Sunday, June 13, 2010

The Highest Form of Flattery.....

Advertising for McDonald's on the Via di Propa...Image via Wikipedia
They say that the highest form of flattery one can receive is for someone to copy or emulate something you are doing. Is it? In the marketing and advertising business it's done all the time. You take an idea and try and use it yourself.  Hopefully changing it up so that it appears to be an original idea of your own.  If it's an idea of a big corporation, hopefully you don't set yourself up for trademark or copyright infringements.  However, there are some companies that are just down right blatant about it.

Do some feel threaten by what others do or are they trying to ride their coat tails?  Or do they just have a total lack of imagination or original ideas for their own marketing and promotion?

When you're a solepreneur, you do it all.  You are everything from the 'CEO, admin person, marketing department, sales, etc. while trying to look like and compete with those in the larger arenas.  So what do you do when you birth an idea and implement it, only to see it copied verbatim by someone else in a bigger arena?  Do you consider it flattery?  Or stealing your idea?   I guess the answer is, if you didn't copyright it or trademark it in some way, it's all fair game. 

At least Burger King gives McDonald's credit for their 'Egg McMuffin' idea, but I wonder if they asked first?  Do they or should they ask first?

Happy Marketing!
Painted Lady Enterprises
"Helping You and Your Business Look Good"

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Friday, June 4, 2010

Acronyms Don't Work - Computer Associates Learns the Hard Way!

The following article is from my favorite marketing and branding expert, Liz Goodgold with Red Fire Branding.  She gives some great advice in picking a name for your company.  Alphabet soup doesn't always work.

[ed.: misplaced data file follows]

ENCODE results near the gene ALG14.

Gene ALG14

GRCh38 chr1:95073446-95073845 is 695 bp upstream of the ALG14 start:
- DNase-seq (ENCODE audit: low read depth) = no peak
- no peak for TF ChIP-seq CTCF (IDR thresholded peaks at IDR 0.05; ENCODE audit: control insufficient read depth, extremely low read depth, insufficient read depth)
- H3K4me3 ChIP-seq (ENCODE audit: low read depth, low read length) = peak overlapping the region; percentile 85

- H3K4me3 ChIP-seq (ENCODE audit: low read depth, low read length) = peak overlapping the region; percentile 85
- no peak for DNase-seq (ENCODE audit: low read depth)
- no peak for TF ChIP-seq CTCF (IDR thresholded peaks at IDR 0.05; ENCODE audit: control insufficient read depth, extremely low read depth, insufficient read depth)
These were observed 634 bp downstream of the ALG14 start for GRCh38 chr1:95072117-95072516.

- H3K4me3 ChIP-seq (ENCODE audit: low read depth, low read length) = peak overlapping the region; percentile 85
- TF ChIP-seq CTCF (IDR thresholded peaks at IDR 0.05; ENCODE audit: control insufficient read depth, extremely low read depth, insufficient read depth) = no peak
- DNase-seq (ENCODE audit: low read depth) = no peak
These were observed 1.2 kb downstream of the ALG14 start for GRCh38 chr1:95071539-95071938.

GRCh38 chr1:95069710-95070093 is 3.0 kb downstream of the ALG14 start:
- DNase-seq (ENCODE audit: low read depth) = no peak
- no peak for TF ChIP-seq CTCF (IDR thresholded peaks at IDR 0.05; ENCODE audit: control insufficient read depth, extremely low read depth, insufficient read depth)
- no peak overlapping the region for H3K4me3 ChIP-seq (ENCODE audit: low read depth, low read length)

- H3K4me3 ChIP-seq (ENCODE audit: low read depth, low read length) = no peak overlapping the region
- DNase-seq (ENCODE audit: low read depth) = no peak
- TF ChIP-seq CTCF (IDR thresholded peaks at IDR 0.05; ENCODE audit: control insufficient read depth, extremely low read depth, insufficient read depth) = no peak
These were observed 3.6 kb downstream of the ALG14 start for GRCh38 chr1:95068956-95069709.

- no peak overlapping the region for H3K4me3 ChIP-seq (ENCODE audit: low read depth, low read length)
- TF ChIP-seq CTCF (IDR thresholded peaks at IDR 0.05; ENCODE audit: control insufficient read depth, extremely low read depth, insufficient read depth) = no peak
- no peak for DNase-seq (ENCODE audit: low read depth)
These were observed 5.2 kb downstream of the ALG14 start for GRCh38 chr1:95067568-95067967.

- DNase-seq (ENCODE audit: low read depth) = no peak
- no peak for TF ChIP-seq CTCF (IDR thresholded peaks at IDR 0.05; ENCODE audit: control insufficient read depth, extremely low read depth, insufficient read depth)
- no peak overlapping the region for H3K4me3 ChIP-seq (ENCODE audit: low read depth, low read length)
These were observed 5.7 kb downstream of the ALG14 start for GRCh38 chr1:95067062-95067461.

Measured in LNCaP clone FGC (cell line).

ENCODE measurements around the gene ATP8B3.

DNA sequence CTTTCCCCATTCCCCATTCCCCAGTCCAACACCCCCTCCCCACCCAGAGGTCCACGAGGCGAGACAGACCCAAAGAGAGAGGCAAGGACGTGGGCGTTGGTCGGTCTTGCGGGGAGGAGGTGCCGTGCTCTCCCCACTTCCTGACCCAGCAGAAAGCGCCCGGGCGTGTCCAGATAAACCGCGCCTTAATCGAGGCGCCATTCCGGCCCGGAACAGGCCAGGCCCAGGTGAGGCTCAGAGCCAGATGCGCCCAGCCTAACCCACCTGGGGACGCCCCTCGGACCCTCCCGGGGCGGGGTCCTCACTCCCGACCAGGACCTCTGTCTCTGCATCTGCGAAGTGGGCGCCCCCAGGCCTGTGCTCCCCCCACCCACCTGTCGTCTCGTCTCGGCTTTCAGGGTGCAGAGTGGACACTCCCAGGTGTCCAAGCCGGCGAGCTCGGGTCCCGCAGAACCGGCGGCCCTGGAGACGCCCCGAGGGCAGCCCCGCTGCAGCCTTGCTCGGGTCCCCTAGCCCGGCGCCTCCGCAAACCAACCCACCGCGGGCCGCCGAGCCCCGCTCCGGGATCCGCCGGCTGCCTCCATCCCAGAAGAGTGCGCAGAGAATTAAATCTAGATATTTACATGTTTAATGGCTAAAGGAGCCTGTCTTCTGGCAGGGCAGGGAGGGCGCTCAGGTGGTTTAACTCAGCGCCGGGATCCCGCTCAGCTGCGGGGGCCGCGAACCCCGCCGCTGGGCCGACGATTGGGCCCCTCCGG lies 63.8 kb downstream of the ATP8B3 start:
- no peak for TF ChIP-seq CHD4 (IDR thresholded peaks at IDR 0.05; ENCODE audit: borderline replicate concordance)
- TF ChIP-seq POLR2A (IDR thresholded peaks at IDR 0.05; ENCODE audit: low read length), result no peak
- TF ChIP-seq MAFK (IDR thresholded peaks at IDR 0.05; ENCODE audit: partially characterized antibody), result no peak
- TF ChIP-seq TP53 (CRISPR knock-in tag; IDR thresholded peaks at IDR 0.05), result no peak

Acronyms Don't Work - Computer Associates Learns the Hard Way!
Five years ago, Computer Associates got tainted by a big accounting scandal and decided to vary its name to CA. Ooops! Try Googling CA and guess what you get? How about the State of California? Cocaine Anonymous?  Repeat after me: Acronyms Don't Work!

Now, CA has seen the light and is rebranding again as CA Technologies with a $200 million budget. Hard to imagine stakeholders are excited about this naming fiasco.

What's the lesson here:  Shortening your name to letters and creating alphabet soup is a recipe for disaster. Here are a few key reasons:

1.    Acronyms are less memorable than real words
2.    Sounds of letters are easily misheard ("did you say B or D?)
3.    Letters don't imbue any brand personality - they are as vanilla as, well, the alphabet!

Want a complete discussion of naming missteps and secrets to success? See Chapter 3 entitled Name Dropping: How to Build a Brand That Sizzles in Red Fire Branding

Duck Sizzling Example -

Aflac American Family Life Assurance Co. catapulted its domestic name recognition from approximately 2 percent in 1990 to approximately 80 percent now, thanks to the famous AFLAC duck. The duck is so famous that even Ben Affleck, during an appearance on David Letterman's show, starting making fun of his own name! Keep in mind, however, that this acronym sizzles because the company turned the acronym into both a word and an enduring mascot.
The above article "by Liz Goodgold, Branding Expert, Author, and Speaker. Sign up for her FREE Brand Finale  newsletter with valuable information at"
In appreciation,
Painted Lady Enterprises
"Helping You and Your Business Look Good"

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